Germ line genetic modification may be considered as a possible way of avoiding what would otherwise be the certain inheritance of a known harmful mutation. However how often does this situation arise and how easy would it be to intervene?
A 100% chance of inheriting a harmful mutation could most likely occur in two ways:
One is when an affected woman is homoplasmic for a harmful mutation in the mitochondrial genome and wishes to have a child. The trouble here is that, because of the multiple mitochondrial DNA molecules involved, we still have very little to offer in the way of providing gene therapy for such disorders.
A second situation concerns inheritance of mutations in the nuclear genome. To have a 100% risk of inheriting a harmful mutation would require mating between a man and a woman both of whom have the same recessively inherited disease, an extremely rare occurrence. Instead, the vast majority of mutations in the nuclear genome are inherited with at most a 50% risk (for dominantly inherited disorders) or a 25% risk (for recessively inherited disorders).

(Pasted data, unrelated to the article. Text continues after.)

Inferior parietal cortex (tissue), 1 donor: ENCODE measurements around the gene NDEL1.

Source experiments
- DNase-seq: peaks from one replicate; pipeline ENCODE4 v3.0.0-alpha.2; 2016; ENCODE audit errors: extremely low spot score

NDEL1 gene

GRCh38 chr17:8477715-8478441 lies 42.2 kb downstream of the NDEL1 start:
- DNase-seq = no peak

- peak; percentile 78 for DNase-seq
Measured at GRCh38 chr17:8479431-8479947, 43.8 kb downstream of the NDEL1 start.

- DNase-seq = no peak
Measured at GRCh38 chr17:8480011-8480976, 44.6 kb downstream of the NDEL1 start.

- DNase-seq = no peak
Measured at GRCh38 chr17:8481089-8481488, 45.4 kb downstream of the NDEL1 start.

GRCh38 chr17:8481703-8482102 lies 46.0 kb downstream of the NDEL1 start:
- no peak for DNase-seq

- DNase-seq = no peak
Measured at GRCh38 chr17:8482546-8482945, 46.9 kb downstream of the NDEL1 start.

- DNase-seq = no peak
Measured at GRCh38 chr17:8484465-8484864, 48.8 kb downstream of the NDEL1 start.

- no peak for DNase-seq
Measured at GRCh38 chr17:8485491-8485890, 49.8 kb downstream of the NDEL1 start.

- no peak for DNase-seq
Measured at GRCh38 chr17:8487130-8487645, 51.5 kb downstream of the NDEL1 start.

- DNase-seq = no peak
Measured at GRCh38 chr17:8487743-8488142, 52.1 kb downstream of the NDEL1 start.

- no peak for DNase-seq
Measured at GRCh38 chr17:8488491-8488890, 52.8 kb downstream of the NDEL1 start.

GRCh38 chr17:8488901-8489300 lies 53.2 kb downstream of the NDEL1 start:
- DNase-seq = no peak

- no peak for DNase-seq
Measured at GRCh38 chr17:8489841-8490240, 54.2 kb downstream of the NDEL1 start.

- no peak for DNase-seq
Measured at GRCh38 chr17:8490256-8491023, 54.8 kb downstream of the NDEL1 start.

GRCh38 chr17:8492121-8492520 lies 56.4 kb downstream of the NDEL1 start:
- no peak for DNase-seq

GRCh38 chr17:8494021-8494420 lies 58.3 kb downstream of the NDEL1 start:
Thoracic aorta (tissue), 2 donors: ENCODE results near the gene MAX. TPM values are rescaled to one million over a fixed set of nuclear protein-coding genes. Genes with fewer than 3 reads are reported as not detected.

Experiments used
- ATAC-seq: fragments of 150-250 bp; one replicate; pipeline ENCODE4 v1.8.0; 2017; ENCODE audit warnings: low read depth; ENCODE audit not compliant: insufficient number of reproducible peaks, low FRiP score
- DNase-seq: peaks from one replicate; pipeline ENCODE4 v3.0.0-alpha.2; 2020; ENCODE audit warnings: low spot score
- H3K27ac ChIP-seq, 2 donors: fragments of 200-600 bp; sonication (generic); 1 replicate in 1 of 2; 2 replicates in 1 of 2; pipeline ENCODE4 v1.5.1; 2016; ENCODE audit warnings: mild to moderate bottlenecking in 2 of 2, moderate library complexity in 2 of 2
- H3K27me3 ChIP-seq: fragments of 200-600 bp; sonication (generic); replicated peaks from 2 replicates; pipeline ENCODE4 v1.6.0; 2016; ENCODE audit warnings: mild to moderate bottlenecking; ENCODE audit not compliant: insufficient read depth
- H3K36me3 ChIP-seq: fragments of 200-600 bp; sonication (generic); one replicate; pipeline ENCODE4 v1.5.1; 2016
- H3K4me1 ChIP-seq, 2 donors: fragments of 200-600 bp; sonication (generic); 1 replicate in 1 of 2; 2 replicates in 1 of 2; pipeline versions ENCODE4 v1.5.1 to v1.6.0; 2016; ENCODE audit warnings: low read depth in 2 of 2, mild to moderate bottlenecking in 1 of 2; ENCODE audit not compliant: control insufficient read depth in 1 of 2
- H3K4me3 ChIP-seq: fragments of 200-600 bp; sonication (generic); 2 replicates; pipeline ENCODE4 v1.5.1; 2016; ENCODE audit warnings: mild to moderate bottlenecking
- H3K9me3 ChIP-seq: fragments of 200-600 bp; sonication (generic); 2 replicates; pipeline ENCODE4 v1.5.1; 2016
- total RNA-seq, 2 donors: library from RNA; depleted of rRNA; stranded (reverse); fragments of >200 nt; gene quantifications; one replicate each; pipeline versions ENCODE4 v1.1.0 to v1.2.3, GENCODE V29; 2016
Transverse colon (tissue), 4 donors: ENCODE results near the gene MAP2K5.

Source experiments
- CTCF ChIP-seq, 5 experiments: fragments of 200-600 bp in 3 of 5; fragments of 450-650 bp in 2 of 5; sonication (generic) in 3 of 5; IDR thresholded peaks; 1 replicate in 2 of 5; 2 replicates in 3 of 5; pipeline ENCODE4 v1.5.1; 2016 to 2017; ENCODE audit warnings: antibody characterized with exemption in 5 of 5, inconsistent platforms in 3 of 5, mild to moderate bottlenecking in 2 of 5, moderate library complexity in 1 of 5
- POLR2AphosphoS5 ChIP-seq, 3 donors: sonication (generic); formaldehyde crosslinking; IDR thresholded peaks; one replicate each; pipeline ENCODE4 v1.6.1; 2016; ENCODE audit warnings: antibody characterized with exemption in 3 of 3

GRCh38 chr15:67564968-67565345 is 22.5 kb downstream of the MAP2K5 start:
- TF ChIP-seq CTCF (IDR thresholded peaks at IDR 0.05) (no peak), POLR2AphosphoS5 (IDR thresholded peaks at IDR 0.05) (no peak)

In vitro fertilization provides the most accessible way of modifying the germ line. However, if the chance that any one zygote is normal is as high as 50 or 75%, gene transfer into an unscreened fertilized egg which may well be normal would be unacceptable: the procedure would inevitably carry some risk, even if the safety of the techniques for germ line gene transfer improves markedly in the future.
Thus, screening using sensitive PCR-based techniques would be required to identify a fertilized egg with the harmful mutation. Inevitably, the same procedure can be used to identify fertilized eggs that lack the harmful mutation. Since in vitro fertilization generally involves the production of several fertilized eggs, it would be much simpler to screen for normal eggs and select these for implantation, rather than to attempt genetic modification of fertilized eggs identified as carrying the harmful mutation.